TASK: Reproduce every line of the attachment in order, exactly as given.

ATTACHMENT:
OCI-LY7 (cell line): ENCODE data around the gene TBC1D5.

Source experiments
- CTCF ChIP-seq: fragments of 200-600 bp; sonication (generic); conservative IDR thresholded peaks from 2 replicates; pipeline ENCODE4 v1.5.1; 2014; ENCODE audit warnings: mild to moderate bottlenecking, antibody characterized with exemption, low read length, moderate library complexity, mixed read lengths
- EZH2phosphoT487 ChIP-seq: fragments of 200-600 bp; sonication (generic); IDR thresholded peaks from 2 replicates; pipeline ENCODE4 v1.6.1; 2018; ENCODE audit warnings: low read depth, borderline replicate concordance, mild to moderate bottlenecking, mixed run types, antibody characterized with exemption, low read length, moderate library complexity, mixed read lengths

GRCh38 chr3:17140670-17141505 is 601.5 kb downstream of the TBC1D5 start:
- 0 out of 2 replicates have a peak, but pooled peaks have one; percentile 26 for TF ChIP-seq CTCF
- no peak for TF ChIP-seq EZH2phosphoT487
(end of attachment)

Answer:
OCI-LY7 (cell line): ENCODE data around the gene TBC1D5.

Source experiments
- CTCF ChIP-seq: fragments of 200-600 bp; sonication (generic); conservative IDR thresholded peaks from 2 replicates; pipeline ENCODE4 v1.5.1; 2014; ENCODE audit warnings: mild to moderate bottlenecking, antibody characterized with exemption, low read length, moderate library complexity, mixed read lengths
- EZH2phosphoT487 ChIP-seq: fragments of 200-600 bp; sonication (generic); IDR thresholded peaks from 2 replicates; pipeline ENCODE4 v1.6.1; 2018; ENCODE audit warnings: low read depth, borderline replicate concordance, mild to moderate bottlenecking, mixed run types, antibody characterized with exemption, low read length, moderate library complexity, mixed read lengths

GRCh38 chr3:17140670-17141505 is 601.5 kb downstream of the TBC1D5 start:
- 0 out of 2 replicates have a peak, but pooled peaks have one; percentile 26 for TF ChIP-seq CTCF
- no peak for TF ChIP-seq EZH2phosphoT487